Meet Andrew Leung, a graduate from Recording Arts Canada’s Game Design program in May, 2012. With a Bachelors and Masters Degree already in his pocket, Andrew decided he needed to develop his professional skill set in Game Design, and enrolled in RAC’s Game Design Program in Toronto to give him the best chance of succeeding in a competitive mobile app and game market.
Armed with a Bachelors Degree in Computer Engineering from the Univeristy of Waterloo and Masters Degree from McMaster University, Andrew Leung was already working within the Computer Engineering field as a programmer – but felt his education was not complete. A long time gamer from youth, he had always dabbled in games – slowly creating his own game projects. Leung stated that “I wanted to get into the Game Design industry” and knew that “I needed to upgrade my resume to help me break into the Gaming field.” Leung researched schools and decided to that RAC’s Game Design program was his best option.
At RAC, the Game Design program is a collaboration of artists, programmers and writers. Leung notes that:
“I found it very interesting – everyone had a different background. For example, I came from programming, so I was the lead developer- programmer in our projects. Another student was a Graphic Artist, so he did all of our 2D and 3D art. And another was a Designer.”
This collaboration was especially evident within the end of term projects. Students were able to build two unique games using all of the fundamental concepts and tools they had learned within the program. This not only provided students skills but also a solid body of work for their portfolio.
Leung’s strength was naturally in the programming classes. “ I knew a lot of the fundamentals already, but the classes were taught even if you had no prior knowledge.” While in University, he recalls, “we still had projects, but they were more theoretical but at RAC we actually applied our programming knowledge to build games.” Leung’s experience at RAC allowed him to flex his creative side. But he still feels strongly about his programming roots.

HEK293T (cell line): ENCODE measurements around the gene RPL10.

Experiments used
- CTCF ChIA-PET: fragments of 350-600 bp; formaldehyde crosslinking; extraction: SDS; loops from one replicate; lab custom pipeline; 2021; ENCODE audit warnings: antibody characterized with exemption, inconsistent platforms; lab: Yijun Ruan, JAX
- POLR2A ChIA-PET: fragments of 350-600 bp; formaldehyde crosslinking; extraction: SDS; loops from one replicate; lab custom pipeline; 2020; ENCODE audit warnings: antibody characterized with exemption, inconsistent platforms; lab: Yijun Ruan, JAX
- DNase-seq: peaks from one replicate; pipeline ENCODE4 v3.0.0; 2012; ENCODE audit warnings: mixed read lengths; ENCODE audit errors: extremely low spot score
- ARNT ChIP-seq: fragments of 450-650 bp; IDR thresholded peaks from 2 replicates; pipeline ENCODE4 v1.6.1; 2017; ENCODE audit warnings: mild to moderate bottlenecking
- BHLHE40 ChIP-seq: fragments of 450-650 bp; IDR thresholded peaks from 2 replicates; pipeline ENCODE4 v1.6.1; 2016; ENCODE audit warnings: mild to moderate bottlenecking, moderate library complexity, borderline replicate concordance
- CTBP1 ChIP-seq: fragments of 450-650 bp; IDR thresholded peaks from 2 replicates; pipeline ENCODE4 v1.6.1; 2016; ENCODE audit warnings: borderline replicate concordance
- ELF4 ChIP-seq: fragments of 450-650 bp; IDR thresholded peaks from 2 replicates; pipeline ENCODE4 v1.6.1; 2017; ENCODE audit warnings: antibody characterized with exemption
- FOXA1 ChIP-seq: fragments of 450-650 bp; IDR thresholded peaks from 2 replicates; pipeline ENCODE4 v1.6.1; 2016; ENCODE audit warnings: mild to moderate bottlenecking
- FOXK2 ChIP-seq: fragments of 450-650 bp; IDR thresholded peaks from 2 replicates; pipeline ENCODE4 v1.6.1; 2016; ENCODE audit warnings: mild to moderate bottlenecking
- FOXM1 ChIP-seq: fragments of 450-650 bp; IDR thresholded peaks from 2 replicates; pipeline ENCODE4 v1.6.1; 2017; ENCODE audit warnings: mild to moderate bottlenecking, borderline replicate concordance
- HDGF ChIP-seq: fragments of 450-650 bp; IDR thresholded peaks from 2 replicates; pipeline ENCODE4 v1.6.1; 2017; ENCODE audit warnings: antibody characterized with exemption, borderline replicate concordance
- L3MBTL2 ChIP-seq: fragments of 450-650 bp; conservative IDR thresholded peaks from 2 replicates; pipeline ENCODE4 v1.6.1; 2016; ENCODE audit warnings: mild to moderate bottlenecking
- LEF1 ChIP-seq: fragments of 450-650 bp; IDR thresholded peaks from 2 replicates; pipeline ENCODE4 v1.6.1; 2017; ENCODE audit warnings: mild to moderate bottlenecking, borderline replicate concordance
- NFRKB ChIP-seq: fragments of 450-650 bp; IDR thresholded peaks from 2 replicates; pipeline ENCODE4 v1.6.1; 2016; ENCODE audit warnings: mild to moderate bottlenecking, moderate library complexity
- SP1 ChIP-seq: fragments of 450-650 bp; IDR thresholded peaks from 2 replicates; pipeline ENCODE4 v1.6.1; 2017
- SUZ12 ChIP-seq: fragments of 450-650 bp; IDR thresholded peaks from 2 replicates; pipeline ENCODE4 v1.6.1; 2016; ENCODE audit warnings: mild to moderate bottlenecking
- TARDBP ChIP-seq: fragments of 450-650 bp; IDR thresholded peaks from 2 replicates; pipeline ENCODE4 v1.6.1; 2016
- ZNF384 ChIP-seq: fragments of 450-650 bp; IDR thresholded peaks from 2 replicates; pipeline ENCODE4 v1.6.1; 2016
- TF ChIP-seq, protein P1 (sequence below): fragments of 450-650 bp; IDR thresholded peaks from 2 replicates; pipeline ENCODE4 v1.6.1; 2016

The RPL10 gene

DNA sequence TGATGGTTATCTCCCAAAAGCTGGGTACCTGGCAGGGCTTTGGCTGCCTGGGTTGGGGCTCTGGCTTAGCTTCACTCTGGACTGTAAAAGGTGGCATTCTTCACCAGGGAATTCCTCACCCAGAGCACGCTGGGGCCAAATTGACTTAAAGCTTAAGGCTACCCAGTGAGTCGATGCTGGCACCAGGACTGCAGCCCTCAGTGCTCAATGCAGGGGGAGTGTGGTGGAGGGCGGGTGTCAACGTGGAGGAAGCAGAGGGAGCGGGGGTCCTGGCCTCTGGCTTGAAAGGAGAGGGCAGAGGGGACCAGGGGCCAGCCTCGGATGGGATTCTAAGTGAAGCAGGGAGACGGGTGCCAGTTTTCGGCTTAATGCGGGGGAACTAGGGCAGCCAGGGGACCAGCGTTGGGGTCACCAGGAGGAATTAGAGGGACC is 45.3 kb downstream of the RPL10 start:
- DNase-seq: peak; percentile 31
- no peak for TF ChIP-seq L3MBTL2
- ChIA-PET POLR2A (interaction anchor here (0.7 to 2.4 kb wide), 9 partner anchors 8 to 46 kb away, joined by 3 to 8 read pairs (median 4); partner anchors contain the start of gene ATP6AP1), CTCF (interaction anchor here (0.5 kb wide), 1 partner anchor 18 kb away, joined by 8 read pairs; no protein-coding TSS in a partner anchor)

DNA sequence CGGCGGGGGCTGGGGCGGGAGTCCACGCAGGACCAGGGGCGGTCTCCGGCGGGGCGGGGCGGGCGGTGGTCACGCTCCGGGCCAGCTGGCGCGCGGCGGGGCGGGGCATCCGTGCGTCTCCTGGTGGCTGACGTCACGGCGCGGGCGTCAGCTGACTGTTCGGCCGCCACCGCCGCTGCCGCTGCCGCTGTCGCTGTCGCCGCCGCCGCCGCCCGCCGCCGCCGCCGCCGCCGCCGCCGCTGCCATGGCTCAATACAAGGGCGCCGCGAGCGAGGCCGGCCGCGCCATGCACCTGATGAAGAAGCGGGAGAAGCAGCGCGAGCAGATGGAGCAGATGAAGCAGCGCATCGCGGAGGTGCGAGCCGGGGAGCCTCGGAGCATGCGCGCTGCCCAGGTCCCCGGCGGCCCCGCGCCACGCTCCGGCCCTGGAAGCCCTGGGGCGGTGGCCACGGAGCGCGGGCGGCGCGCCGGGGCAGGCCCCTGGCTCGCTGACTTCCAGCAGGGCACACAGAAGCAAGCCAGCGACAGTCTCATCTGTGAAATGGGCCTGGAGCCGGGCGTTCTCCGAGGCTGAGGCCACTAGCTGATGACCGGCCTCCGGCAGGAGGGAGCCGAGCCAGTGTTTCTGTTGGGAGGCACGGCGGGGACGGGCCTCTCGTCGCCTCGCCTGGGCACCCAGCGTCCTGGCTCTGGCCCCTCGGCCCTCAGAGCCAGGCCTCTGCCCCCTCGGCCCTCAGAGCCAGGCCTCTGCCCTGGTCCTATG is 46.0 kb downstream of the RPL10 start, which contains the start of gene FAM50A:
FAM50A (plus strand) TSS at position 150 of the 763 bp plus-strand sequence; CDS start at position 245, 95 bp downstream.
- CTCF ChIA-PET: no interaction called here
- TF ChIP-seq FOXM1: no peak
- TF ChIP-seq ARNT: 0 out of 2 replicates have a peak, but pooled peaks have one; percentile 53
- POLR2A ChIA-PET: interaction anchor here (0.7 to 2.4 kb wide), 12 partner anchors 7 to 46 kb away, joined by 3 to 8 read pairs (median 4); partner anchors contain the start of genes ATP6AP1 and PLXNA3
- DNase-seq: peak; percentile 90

“Games are half code and half assets. When you see a game, the graphics look good but there is a lot of programming behind it – a mix of engineering and art.”
Leung appreciated the hands-on experience he gained at RAC.
“At RAC, you get a lot of practical experience using valuable industry tools. By the time you graduate, you can immediately apply your skills and start to build things… A portfolio is important…you have something to show employers.”
Leung recently accepted a position as a C++ Developer at American Gaming Systems. While going through the process of finding employment, Leung “ was able to show them my games on my Android phone.”
When asked about the future of the Game Design industry, Leung says he sees growth overall in the Game Industry. Leung predicts that 2D games for mobile and tablets as being a dominant force, especially when you factor in cost and development. “When I was looking for jobs, I found a lot of jobs posted for Android Developers. The Android market is growing.” He also notices that within the Gaming Industry, “3D games are the industry standard” for popular consoles such as Xbox and PS3, Leung explains the bigger companies can spend 20 million to develop a game – so they need big publishers. Whereas, the smaller companies do not require as much capital to develop their mobile apps and are able to move to market with smaller publishers.
Leung’s believes the ingredients to success are passion and a commitment to excellence. For Leung “the RAC Game Design program helps you stay ahead of the pack.”